Over the next few years, we’ll finally be heading back to the Moon. But with nearly 50 years in between our last Moon jaunt and this one, a lot has changed.
With private companies becoming a huge part of space programs and the rise of many international space agencies, space is getting rather crowded, so some new rules may be needed to help everyone play nice.
That’s why NASA has just provided a set of agreements – which they’ve termed the Artemis Accords – for other international space agencies and private companies to abide by, while a new generation of astronauts are enjoying the off-world views.
“With numerous countries and private sector players conducting missions and operations in cislunar space, it’s critical to establish a common set of principles to govern the civil exploration and use of outer space,” the team explained in a statement.
“International space agencies that join NASA in the Artemis program will do so by executing bilateral Artemis Accords agreements, which will describe a shared vision for principles, grounded in the Outer Space Treaty of 1967, to create a safe and transparent environment which facilitates exploration, science, and commercial activities for all of humanity to enjoy.”
These Accords are exactly what you would expect from NASA – they include peace, transparency, interoperability (the ability of products or systems to work with different products or systems). But there are also some very interesting agreements for us space nerds to dig into.
For example, NASA is requesting all international partners agree to share their scientific data publicly, as well as register all space objects.
“Without proper registration, coordination to avoid harmful interference cannot take place,” the Accords read.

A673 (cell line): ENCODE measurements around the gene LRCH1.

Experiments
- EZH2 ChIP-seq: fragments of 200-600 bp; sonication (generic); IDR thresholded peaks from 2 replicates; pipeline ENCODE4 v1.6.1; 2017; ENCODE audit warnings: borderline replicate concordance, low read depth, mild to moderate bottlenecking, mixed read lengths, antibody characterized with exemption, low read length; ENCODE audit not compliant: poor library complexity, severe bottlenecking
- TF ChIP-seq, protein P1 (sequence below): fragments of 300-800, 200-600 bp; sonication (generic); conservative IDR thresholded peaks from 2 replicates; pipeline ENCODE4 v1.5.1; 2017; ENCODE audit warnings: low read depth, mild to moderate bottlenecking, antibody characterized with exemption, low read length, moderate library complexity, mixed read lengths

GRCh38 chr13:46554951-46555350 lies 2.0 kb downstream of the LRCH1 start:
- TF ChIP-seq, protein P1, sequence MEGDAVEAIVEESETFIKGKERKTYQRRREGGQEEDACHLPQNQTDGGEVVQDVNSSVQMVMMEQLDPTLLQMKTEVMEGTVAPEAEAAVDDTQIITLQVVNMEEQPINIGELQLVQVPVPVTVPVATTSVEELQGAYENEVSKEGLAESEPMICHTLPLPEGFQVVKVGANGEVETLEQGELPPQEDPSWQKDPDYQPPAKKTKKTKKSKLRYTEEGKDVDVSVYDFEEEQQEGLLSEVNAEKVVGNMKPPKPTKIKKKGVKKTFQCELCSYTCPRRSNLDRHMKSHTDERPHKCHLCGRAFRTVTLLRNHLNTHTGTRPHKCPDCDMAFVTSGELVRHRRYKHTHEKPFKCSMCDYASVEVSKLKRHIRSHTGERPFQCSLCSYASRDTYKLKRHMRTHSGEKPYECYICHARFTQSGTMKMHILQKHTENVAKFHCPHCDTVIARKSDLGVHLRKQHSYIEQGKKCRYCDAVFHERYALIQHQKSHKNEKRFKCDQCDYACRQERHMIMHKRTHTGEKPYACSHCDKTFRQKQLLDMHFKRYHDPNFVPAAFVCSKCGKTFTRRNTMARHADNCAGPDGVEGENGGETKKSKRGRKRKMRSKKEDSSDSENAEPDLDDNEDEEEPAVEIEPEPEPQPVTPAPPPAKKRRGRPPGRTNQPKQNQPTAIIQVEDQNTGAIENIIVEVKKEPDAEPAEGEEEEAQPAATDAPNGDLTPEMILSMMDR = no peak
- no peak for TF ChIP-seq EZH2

“The Artemis Accords reinforces the critical nature of registration and urges any partner which isn’t already a member of the Registration Convention to join as soon as possible.”
Right now, about 87 percent of all satellites, probes, landers, and other launched space objects have been registered with the United Nations Register of Objects Launched into Outer Space.
The Accords also request international partners protect the current sites and artefacts with ‘historic value’ – likely areas where Moon landings have already happened. With almost 190,000 kilograms (over 400,000 pounds) of junk already left behind on the Moon, that’s actually not as easy as you’d imagine.
There are agreements on space resources, and information about orbital debris and disposal, but many of these are incredibly similar to the Outer Space Treaty – a document by the United Nations that came into effect in 1967 and gives detailed guidelines about what a country can or can’t do in space.
In fact, the document – which hasn’t changed in over 50 years – has a lot of valuable lessons for this next stage of space exploration.
Although a lot has changed, it seems like some things – cooperation, peace, and the good of human-kind – stay the same.
You can read all of the Artemis Accords here.